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woodward : design retrospective, 1968

Greg Woodward : Design Retrospective, 1964-1968. 

Greg Woodward  : WA (Design Retrospective)
Surf International
Volume 1 Number 7, June 1968, pages 12 to15.

A highly perceptive and informative Australian design retrospective over the past five years, as seen by an 'outsider' or average surfer.
The article demonstrates the dominance of Sydney manufacturers in Australian board design and illustrates how quickly developments transferred to the rest of the country.
Unfortunately, none of the accompanying photographs are captioned, identifying the surfer.

Also in this edition:
Bob McTavish : Rincon, pages 10 to 11.
John Wiztig and Wayne Lynch : Australian Titles, pages 20 to 25.

Page 12

Greg Woodward

Page 13

This heart rending trilogy plus one began as a chronology of Western Australian surfing.
It has developed into a very, very rough outline of the progress in Australia over the past five years as seen by an 'outsider' or average surfer.
In this light I make apologies to all those 'in the know' and those who are too concerned with surf- riding to bother writing crap like this.


Two thousand miles from the hub in the summer of '66, the sun was shining on the fair city of Perth and the small waves were lapping Scarboro Beach.

I was out there tearing the place apart on my 10' 2" barge.
All 10' 2" of which I was determined to purchase after reading a certain hard cover surf book written by a certain Scotsman as told by a leading surf personality.
God only knows how many years that board set my surfing career back.
It had beautifully rounded rails that grooved into walls like runners on curtains.
When a cutback was required you stuck your backside into the air and said over three times, "I am now going to cut back, I am now going, .," and so on and so forth and then floated off the wave.
When a nose ride happened along one experienced the same sensation as being pushed down a flight of stairs.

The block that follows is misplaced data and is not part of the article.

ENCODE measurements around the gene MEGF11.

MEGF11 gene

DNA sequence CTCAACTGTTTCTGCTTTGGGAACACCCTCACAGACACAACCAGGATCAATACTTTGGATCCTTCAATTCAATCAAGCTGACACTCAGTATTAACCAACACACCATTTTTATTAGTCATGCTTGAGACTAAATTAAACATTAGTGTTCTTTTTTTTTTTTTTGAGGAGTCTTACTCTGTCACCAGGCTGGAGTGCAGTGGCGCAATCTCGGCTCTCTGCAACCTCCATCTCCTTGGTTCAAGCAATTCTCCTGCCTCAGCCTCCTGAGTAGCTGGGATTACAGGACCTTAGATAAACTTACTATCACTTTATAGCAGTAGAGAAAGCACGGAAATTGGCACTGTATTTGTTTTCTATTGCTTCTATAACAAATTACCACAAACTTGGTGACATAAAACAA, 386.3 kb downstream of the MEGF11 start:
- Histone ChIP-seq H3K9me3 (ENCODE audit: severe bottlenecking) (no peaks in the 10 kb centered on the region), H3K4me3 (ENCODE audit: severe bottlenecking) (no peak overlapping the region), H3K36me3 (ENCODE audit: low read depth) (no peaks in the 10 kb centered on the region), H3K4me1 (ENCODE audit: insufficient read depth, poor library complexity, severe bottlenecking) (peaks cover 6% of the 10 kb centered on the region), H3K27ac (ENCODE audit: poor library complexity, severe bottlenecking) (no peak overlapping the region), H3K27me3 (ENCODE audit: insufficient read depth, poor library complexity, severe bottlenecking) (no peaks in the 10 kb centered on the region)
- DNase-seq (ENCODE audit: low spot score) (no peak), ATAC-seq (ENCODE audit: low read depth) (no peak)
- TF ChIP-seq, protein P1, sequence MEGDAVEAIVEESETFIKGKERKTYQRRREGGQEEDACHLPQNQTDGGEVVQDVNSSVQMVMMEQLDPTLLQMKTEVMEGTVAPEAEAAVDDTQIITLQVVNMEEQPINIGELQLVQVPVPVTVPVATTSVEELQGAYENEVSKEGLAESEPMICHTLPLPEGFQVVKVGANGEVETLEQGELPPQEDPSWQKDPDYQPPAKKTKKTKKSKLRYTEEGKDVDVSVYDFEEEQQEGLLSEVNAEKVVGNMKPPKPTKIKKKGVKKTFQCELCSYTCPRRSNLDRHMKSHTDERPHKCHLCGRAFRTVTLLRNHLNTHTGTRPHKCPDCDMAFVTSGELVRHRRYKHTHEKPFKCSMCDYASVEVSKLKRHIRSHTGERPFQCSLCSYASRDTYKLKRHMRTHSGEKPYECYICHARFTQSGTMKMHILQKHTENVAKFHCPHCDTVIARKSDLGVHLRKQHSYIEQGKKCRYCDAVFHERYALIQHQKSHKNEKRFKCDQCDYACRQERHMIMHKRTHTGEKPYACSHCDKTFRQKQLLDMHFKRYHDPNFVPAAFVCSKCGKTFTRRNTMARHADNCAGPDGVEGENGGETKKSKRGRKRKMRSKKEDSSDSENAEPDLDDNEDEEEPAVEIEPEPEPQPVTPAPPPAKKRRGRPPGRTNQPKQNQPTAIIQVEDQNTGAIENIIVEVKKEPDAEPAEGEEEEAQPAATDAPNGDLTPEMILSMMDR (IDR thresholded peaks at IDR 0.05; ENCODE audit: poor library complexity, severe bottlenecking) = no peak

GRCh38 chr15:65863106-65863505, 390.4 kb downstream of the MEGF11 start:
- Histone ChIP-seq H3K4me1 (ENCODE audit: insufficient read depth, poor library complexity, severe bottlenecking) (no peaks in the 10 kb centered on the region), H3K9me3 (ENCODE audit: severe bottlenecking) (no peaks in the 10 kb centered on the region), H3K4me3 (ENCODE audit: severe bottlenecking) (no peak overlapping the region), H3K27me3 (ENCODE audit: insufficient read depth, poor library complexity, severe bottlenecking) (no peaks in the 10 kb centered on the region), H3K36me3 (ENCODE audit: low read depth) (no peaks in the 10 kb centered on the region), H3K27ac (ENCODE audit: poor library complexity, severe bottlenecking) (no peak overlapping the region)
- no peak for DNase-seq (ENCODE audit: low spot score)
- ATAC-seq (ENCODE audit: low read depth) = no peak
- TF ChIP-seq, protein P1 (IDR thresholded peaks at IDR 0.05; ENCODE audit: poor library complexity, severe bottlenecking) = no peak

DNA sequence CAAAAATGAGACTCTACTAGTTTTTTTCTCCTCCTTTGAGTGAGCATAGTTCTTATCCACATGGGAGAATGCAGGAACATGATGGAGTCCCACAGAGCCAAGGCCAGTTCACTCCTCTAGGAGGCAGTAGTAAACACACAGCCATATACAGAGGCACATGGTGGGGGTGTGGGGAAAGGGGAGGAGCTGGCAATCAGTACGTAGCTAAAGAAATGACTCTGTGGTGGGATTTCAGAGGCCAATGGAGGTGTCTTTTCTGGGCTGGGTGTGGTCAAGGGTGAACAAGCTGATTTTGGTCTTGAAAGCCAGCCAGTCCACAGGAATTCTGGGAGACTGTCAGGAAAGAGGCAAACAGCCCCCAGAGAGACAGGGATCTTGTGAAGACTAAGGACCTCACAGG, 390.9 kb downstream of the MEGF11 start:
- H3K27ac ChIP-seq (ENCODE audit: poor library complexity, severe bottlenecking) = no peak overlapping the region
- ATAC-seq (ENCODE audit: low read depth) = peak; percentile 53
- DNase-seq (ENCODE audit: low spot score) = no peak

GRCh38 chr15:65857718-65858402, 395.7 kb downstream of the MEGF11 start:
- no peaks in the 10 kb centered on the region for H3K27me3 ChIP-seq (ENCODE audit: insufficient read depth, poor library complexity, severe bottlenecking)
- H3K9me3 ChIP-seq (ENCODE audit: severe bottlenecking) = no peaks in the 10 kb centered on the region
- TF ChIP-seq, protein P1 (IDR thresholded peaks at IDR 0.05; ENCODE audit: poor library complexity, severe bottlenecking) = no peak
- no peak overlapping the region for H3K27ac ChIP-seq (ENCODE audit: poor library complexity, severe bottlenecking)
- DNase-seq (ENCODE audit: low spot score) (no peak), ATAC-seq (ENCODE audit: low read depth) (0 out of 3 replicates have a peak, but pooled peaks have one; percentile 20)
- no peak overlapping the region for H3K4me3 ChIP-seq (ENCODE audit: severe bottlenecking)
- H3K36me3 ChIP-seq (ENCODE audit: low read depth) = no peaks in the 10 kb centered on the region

After having my head split open twice and carrying the bloody thing home in 100 plus heat I was seriously considering taking up sex full time.

Nat Young, fresh from the World Championships, on an entirely new track with his revolutionary equipment and ideas, held a one man show at Scarboro Beach and shook up the locals considerably.

Although the surf was a sloppy three feet, Young astounded most with his power turns and spider scratching.
However the over-riding feature of his performance was the control he exhibited in every aspect of his surfing.
Control in the turn, on the nose, in the white water.

Page 14

Always control, and here he left the locals flat footed.
Young's riding was finesse and so it should have been.
The dedication, the purpose, practice and thought that had created a World Champion were evident here.

Response to Young's visit was tremendous and very soon board shops were churning out replicas of the secret weapon he had dragged across a continent.
I was one of the first to wreck the bank account to make the big purchase.
As I recall the first few months on that new board were utter frustration.
It was so sensitive to the slightest weight displacement and so fast out of a turn that I kept falling off the back.